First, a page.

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Was it partly aimed at Trump? 

Of course, yeah. But it was less, ‘I’m doing this to show Trump’ and more a moment for us. He likes to think the world revolves around him but it really doesn’t. In a way it was a little bit of a clapback, but I don’t get my motivation from proving Trump wrong. I don’t care what Trump thinks about me or the team, or really about much else. 

How did it feel to win the World Cup final against the Netherlands? 

If you get the chance to be in one World Cup final, it’s an incredible feeling. To be back in the final and score, back in Lyon where I’d played club football for a year, it was just an incredibly special moment that had a lot of emotions tied to it. Then to actually win and complete our goal, it was exceptional. 

Megan Rapinoe

In September, you were crowned the best women’s player of 2019 at the FIFA awards. What was that experience like? 

A little bizarre, to be honest! It’s kind of crazy – it’s all very new for me. But it was a massive honour. I understand that I’m getting all this personal attention and these accolades, and they can’t give personal awards to the whole team, but I see a lot of these things as team awards. It’s a big win for people close to me and my team. A big win for the good guys. 

In your acceptance speech, you mentioned some people who’d inspired you, including England’s Raheem Sterling... 

First of all, he’s fantastic on the field. To be as exceptional and composed, and as strong and brave as he is, in the climate he’s in... it’s very impressive. He’s had to deal with so much stick throughout his entire career, and that started at a really young age. His bravery in speaking up about the racism that he’s faced is inspiring to me. Personally, I don’t feel like anyone who’s been subjected to racism should have to be the one to stand up and discuss it. Every other player should almost be shouting over the top of them to condemn what’s been happening. It’s such a brave and difficult thing for him to do and show that resolve. He’s someone who will have an impact far beyond just what he’s doing on the field.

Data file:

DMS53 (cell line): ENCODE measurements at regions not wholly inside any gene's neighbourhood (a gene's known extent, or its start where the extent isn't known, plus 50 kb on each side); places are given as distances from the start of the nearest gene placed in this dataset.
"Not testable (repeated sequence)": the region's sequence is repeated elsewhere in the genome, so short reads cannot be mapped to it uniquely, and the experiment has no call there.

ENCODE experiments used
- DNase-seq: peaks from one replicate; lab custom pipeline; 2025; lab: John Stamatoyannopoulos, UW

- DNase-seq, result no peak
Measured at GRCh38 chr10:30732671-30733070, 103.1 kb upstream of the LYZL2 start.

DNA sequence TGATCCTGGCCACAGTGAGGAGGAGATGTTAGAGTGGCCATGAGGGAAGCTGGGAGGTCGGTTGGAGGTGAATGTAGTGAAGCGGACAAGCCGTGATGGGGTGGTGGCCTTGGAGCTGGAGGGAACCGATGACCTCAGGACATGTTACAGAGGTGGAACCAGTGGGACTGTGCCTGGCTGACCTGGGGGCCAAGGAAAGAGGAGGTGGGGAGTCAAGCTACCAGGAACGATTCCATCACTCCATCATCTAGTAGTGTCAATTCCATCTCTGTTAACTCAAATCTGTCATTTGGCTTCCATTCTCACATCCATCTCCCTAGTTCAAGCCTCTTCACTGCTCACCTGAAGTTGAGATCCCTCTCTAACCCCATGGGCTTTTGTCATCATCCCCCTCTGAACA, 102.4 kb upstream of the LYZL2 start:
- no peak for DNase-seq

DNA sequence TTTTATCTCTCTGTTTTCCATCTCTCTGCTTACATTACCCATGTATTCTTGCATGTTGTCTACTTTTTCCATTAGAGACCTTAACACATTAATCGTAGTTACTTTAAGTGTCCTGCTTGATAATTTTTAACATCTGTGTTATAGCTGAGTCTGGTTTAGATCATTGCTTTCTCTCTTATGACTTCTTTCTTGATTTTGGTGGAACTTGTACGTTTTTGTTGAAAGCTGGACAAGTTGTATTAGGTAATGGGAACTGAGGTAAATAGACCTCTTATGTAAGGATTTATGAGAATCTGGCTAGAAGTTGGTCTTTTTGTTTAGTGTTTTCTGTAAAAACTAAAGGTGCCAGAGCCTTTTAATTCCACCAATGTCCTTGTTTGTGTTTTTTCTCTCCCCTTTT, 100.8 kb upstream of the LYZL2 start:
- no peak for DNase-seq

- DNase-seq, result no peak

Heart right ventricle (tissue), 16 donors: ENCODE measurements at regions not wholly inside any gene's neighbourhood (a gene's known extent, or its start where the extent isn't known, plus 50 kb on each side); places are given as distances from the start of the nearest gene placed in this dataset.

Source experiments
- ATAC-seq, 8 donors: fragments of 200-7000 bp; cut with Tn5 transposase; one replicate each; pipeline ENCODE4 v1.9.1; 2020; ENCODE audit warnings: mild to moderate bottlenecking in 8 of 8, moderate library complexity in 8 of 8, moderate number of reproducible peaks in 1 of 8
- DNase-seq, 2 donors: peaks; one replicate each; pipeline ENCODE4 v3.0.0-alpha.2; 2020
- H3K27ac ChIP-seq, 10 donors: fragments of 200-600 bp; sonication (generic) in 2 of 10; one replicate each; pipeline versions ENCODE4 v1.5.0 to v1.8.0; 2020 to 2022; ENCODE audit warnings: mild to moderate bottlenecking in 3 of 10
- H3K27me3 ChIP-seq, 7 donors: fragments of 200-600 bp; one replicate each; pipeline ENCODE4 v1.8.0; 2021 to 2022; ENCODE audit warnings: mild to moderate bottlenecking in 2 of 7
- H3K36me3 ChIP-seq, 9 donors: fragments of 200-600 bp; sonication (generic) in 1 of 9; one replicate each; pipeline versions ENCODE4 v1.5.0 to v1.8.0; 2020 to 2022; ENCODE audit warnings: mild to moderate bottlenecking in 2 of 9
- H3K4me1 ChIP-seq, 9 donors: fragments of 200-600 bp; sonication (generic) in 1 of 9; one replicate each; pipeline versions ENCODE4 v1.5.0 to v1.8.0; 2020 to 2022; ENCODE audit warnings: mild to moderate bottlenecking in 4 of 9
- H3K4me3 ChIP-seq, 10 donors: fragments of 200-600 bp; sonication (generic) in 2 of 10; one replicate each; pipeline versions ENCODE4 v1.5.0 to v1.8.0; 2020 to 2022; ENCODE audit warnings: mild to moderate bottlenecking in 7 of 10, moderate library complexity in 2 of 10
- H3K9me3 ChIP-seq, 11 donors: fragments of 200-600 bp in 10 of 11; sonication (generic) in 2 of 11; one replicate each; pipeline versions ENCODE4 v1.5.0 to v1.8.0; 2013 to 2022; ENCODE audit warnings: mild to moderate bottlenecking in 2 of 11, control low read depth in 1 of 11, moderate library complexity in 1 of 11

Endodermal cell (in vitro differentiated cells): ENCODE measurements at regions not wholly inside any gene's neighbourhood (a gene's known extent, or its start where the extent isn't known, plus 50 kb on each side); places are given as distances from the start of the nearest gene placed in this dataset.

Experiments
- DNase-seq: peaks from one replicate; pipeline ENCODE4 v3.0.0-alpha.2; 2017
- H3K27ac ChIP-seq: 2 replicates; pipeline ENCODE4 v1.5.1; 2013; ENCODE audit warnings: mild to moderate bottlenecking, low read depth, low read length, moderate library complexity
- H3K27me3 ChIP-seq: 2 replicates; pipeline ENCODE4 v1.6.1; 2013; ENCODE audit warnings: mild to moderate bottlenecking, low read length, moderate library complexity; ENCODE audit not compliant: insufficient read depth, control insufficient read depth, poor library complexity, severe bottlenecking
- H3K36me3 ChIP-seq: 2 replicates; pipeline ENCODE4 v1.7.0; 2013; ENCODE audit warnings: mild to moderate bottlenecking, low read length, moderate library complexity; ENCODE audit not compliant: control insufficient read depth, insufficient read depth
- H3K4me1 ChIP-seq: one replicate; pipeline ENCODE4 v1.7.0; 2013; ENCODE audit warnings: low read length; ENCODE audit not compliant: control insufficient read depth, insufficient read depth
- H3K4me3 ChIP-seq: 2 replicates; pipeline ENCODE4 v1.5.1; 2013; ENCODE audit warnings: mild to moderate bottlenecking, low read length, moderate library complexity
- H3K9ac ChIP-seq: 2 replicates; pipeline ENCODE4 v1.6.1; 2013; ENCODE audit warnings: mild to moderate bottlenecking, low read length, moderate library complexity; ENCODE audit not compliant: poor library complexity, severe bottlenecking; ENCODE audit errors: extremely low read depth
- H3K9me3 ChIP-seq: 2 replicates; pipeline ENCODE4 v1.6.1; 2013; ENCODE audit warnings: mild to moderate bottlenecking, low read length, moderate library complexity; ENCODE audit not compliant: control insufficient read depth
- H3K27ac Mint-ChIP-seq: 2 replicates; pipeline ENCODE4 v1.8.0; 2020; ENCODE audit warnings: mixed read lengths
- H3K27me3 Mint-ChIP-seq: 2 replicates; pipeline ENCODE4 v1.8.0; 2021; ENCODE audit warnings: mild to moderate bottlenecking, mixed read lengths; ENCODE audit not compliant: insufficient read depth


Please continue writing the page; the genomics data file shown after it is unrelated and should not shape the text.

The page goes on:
You also mentioned the girl who died after setting herself on fire in Iran. She had been arrested for attempting to enter a football stadium, with women banned from games. What did you think about her tragic story? 

Heartbreaking and infuriating, all at the same time. To not be allowed into a stadium; to not be allowed to watch or play; for girls all over the world to not be allowed to be educated, or go to school or work... it’s so sad. Juxtaposed with the upbringing I had in America and the opportunities we’ve had, all she wanted was to watch the game she loved. It’s for everyone. For her to be excluded was simply a tragedy. 

Is it important to use your platform to talk about social issues? 

Yeah, really important. I get plenty of personal attention and financial reward – so to take all of that and not use it to give back just doesn’t seem right to me. They are things that affect me personally – our wage fight, being a gay player – but honestly it’s all kind of the same. It almost gets split up, like, ‘Oh you talk about racism, LGBTQ rights and wage discrimination’. But it’s basic human rights, respecting people and living in a world where we have equality; where people are free to be themselves. If the only thing I ever do in my life is be a successful soccer player, that sucks – sorry, that’s just not good enough for me. That’s not the kind of life I want to live. We have enormous problems all around the world. There’s so much to be done, but also so much we can do. To not use that for leveraging good is selfish, for me.